Lyon sheriff candidates describe their goals for department

Kevin Clifford/Nevada Appeal Lyon County sheriff candidate Allen Veil said fighting methamphetamine would be his main goal.

Kevin Clifford/Nevada Appeal Lyon County sheriff candidate Allen Veil said fighting methamphetamine would be his main goal.

DAYTON - Three of the four candidates running for Lyon County Sheriff took part in a forum Friday hosted by the Republican Men's Club.

Candidates Charlie Duke, Ron John and Allen Veil spoke before an audience of 30 at the event moderated by Don Dallas, club chairman. Candidate Bob Kahn was unable to attend due to work, Dallas said.

Duke, a retired sergeant with the Los Angeles Police Department, laid out some of his goals if elected sheriff.

He said he would establish community-based policing, keep track of the county's 155 sex offenders, work on department morale and retention, and put a stop to Lyon County's 24 percent crime increase.

"There is no community-based policing in Lyon County," Duke said, noting there are signs for a Neighborhood Watch program that no longer exists. "The sheriff and the administration have been ghosts."

Veil, a captain of the Lyon County Sheriff's Department, disagreed with Duke's assertion that there was a 24 percent increase in crime.

He said that in 2000, Lyon County reported 796 crimes to the Uniform Crime Reporting Program within the Federal Bureau of Investigation. In 2004, 944 crimes were reported.

"But the population also went up by 22 percent, which means the crime rate actually dropped by 3 percent," he said. "I guess it depends on what statistics you look at."

Veil, a 24-year veteran of the sheriff's department, said fighting methamphetamine would be his main goal. As sheriff, he said, he would increase the narcotics investigation division - which he took part in creating - and increase the detective division.

"Eighty percent of our property crimes are directly related to methamphetamine," he said.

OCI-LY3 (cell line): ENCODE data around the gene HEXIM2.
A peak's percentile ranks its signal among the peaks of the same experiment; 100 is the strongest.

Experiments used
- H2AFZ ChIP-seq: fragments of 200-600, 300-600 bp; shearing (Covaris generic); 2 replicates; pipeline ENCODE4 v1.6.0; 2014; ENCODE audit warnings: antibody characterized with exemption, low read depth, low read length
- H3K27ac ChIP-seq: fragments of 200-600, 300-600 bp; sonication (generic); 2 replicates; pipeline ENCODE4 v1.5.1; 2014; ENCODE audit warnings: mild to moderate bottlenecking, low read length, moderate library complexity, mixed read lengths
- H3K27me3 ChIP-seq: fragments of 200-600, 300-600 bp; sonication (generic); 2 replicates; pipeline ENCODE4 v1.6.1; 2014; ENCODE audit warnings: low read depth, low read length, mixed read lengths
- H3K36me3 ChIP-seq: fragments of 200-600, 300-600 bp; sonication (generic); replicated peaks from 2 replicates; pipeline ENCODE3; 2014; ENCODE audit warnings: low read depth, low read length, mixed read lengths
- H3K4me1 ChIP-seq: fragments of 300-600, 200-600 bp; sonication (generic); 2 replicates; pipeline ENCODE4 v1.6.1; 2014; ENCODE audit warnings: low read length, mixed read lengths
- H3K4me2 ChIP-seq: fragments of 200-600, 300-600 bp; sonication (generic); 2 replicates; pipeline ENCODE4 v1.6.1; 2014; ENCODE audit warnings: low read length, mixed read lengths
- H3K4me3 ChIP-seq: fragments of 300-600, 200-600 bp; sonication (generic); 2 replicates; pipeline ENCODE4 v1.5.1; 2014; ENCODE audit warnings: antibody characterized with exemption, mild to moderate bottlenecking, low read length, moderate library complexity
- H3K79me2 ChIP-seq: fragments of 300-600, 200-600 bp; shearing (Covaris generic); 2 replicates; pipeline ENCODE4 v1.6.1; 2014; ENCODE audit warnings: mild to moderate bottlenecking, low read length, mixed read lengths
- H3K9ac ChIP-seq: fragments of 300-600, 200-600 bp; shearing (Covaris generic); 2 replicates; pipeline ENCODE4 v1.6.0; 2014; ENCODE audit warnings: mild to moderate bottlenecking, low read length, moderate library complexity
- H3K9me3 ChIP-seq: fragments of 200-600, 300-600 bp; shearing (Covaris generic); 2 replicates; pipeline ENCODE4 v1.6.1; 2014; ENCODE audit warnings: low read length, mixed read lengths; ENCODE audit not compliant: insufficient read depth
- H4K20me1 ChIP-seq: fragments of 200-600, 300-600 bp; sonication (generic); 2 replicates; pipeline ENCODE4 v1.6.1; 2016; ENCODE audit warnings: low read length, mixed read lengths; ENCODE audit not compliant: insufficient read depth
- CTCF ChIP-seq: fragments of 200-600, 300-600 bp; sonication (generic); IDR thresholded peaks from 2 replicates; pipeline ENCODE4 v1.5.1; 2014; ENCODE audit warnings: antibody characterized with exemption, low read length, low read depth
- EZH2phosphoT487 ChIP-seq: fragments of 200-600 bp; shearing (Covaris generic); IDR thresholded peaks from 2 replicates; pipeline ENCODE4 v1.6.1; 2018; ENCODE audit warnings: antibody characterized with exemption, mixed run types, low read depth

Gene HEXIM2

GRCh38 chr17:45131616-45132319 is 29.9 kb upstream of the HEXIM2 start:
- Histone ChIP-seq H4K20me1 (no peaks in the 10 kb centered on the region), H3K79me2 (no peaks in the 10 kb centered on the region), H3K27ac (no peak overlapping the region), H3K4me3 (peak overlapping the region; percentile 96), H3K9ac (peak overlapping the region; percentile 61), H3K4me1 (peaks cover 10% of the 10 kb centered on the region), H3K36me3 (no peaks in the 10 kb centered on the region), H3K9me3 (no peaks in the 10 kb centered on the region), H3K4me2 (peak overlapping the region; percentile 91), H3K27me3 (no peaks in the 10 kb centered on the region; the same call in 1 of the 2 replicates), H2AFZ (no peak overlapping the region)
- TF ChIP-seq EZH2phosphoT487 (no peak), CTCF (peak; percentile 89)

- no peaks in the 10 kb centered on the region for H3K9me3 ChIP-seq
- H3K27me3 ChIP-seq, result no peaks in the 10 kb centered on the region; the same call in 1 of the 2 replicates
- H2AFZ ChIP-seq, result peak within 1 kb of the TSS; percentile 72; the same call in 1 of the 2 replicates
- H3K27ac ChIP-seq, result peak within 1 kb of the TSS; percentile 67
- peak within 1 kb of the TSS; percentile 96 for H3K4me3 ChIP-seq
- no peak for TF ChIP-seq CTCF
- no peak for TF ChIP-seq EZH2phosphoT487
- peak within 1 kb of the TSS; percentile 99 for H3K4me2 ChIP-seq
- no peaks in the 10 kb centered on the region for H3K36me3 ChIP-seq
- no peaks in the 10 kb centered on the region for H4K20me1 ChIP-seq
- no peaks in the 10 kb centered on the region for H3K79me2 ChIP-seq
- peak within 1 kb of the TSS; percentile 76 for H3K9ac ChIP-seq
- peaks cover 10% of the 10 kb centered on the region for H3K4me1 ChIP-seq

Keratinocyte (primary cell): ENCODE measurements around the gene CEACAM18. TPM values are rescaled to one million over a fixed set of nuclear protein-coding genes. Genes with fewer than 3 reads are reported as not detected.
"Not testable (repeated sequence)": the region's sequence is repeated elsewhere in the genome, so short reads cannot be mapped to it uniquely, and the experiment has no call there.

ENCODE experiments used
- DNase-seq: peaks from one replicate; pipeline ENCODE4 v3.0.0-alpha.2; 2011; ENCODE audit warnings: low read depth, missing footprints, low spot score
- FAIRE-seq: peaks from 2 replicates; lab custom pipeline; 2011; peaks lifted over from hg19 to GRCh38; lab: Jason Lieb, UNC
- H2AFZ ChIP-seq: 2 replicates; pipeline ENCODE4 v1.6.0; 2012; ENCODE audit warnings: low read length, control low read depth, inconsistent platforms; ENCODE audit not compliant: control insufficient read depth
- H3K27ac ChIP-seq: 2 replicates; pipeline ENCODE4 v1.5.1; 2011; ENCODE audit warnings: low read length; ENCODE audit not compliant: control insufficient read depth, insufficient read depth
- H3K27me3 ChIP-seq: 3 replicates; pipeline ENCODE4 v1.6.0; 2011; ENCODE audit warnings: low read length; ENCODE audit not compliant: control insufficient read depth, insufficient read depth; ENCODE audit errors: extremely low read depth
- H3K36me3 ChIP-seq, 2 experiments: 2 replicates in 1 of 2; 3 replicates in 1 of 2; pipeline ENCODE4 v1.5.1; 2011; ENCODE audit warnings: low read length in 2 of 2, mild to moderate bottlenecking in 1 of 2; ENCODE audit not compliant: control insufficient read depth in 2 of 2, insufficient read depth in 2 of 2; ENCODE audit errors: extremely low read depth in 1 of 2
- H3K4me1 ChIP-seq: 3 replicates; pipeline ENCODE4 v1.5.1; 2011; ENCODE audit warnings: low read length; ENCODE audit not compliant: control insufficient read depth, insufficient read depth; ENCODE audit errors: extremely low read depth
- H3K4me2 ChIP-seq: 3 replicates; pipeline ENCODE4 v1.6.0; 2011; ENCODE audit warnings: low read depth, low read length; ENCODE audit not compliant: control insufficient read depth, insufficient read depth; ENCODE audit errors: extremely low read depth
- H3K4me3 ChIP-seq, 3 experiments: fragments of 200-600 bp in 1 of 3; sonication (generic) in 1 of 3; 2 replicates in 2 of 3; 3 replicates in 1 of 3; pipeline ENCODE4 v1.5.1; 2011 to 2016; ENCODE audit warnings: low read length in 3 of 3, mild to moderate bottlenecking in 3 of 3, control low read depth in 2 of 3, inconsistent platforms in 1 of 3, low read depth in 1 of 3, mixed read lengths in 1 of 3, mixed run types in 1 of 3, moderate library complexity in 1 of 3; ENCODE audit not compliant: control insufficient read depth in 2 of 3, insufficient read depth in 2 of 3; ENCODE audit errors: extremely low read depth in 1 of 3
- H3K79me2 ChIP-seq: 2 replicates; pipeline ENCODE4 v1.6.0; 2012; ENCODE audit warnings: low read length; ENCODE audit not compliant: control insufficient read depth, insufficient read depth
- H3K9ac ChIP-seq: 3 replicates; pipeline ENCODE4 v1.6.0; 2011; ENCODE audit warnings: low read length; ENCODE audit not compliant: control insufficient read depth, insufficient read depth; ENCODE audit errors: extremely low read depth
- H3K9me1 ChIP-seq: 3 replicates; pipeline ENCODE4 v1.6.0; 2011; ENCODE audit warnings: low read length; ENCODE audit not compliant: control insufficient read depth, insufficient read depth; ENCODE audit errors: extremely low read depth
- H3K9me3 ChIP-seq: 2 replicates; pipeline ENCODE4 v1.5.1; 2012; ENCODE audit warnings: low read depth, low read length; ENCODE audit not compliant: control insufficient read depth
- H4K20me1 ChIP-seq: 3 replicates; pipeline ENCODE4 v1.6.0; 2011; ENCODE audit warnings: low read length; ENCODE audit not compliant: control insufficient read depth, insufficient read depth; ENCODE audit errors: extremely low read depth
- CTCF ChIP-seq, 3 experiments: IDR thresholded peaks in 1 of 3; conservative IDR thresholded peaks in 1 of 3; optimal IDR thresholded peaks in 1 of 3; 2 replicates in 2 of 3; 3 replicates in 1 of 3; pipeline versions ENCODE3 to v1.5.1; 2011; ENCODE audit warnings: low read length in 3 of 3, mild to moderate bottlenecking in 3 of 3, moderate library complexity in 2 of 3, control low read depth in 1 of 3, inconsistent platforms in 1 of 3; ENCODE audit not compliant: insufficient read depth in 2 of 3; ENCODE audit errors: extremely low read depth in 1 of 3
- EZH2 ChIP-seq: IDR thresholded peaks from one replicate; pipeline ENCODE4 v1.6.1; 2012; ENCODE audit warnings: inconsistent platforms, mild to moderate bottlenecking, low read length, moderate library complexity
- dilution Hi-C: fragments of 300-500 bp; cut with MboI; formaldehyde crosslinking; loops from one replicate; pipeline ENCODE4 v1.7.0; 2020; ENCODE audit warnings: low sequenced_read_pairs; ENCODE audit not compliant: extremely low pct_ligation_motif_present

John, a former sheriff-elect and police chief in Washington and a former officer with Carson City and the Capitol Police, said his goals would be to target gangs and narcotics.

"My personal philosophy is don't do drugs here. If I catch you, we will take your money, we will take your drugs, we will take your property and use it against you," he said.

When the floor was opened up to questions, Tom Snodgrass, a member of Lyon County Citizen's for Responsible Law Enforcement took the opportunity to question John on his history in Washington.

Snodgrass asked John about allegations that when he was police chief in Sedro-Wooley, Wash., he mismanaged department funds, taped phone conversations, harassed citizens, discriminated against women and when asked to resign he took a six-month leave claiming "job stress."

John, when he introduced himself to the group, said he had "lost" his job.

"And if that's never happened to you, it's a pretty humbling experience."

Snodgrass confronted John with the fact that he was fired. He also cited several articles in the Skagit Valley Harold from 1991 to 1992 which he claimed supported the allegations.

"In 1991 the department was fragmented. We had a new mayor and a new city manager. The fire chief lost his job and the city manager lost his job," he said. "I refused to take a $20,000 severance pay, and I did take the heat for it, and I did lose my job."

John said the sexual discrimination charge came about because a female deputy who was pregnant was put on light duty, and she requested she be able to serve warrants which John denied. He said he was exonerated of the allegation.

He said the taping incident was when a dispatcher taped two calls and one of them involved inappropriate behavior on the part of an officer. John wanted to use the taping in a hearing with the officer, but was not allowed.

"I would not have been a chief for 14 years, and I would not have been hired by Carson City and I would not have been hired by the Capitol Police if I had numerous, numerous violations," he said. "Having had to experience that probably made me a better person."

• Contact reporter F.T. Norton at or 881-1213.


Use the comment form below to begin a discussion about this content.

Sign in to comment